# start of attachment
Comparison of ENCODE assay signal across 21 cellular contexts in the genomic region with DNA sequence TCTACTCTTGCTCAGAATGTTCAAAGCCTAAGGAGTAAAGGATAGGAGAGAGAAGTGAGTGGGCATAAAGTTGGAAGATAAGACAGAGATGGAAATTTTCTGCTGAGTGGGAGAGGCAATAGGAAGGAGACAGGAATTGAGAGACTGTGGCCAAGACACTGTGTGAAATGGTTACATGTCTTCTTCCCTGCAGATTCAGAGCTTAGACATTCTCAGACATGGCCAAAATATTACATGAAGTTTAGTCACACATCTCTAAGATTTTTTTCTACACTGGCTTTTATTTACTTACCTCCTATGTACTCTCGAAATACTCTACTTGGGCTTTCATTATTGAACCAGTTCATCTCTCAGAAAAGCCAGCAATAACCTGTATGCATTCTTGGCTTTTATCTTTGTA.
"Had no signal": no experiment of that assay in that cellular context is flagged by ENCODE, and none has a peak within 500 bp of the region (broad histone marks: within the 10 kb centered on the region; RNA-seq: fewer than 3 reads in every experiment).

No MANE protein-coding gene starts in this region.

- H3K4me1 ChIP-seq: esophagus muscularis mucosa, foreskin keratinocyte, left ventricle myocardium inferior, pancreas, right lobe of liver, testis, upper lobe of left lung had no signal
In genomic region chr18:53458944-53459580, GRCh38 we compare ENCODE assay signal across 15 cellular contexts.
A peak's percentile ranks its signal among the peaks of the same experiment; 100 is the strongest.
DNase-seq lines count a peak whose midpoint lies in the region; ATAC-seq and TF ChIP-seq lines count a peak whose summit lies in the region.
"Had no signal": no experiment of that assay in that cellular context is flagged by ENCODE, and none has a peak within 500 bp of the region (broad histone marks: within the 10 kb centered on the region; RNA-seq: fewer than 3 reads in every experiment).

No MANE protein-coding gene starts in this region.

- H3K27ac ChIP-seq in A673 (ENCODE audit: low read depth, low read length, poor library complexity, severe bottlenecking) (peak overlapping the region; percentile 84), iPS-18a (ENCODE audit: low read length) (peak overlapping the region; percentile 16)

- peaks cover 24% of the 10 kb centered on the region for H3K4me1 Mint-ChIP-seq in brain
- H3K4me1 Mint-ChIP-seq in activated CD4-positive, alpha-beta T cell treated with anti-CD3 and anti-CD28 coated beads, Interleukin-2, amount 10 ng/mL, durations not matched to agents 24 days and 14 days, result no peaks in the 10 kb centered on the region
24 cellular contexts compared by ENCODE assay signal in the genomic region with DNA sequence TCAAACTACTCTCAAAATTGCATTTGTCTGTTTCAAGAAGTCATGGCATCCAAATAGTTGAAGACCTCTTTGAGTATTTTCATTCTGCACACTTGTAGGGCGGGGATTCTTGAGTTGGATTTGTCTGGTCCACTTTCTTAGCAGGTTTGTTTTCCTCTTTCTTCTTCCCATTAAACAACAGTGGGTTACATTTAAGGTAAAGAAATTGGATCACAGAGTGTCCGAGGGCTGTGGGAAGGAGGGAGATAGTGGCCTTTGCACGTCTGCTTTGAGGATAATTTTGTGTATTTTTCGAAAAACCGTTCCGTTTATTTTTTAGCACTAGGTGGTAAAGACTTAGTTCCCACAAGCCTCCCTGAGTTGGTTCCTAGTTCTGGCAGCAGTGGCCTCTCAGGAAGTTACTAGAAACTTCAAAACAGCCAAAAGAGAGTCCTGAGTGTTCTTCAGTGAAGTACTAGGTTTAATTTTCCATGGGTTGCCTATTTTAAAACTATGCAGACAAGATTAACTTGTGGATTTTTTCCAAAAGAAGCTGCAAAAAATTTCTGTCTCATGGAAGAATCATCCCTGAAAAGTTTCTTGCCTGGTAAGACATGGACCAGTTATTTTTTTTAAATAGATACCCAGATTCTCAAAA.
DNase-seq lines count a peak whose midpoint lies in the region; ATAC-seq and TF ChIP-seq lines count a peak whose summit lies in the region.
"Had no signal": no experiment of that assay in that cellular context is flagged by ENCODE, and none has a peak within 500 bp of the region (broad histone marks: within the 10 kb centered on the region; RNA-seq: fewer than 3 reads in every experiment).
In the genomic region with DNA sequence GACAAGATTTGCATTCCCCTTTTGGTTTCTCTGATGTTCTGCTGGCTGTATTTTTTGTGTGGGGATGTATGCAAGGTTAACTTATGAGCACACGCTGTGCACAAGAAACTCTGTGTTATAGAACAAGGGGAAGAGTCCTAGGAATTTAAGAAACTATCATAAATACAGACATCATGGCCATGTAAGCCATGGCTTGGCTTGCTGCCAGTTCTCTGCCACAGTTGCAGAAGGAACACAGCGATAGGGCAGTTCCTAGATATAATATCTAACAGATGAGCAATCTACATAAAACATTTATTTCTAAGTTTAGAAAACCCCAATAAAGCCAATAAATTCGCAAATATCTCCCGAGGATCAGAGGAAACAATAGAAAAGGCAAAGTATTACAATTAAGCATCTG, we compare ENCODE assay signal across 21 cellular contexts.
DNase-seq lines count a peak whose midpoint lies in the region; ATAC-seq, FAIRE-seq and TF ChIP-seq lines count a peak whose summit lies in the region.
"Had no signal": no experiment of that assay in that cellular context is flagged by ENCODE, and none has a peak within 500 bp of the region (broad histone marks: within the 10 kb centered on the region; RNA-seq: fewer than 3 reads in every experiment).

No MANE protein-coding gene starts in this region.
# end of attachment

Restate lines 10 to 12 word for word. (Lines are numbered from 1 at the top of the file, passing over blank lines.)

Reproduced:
- H3K27ac ChIP-seq in A673 (ENCODE audit: low read depth, low read length, poor library complexity, severe bottlenecking) (peak overlapping the region; percentile 84), iPS-18a (ENCODE audit: low read length) (peak overlapping the region; percentile 16)

- peaks cover 24% of the 10 kb centered on the region for H3K4me1 Mint-ChIP-seq in brain
- H3K4me1 Mint-ChIP-seq in activated CD4-positive, alpha-beta T cell treated with anti-CD3 and anti-CD28 coated beads, Interleukin-2, amount 10 ng/mL, durations not matched to agents 24 days and 14 days, result no peaks in the 10 kb centered on the region